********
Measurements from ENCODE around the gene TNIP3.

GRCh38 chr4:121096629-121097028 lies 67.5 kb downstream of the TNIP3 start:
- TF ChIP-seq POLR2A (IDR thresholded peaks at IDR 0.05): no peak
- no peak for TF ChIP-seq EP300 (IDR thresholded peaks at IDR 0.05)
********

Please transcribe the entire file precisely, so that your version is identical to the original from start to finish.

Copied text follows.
Measurements from ENCODE around the gene TNIP3.

GRCh38 chr4:121096629-121097028 lies 67.5 kb downstream of the TNIP3 start:
- TF ChIP-seq POLR2A (IDR thresholded peaks at IDR 0.05): no peak
- no peak for TF ChIP-seq EP300 (IDR thresholded peaks at IDR 0.05)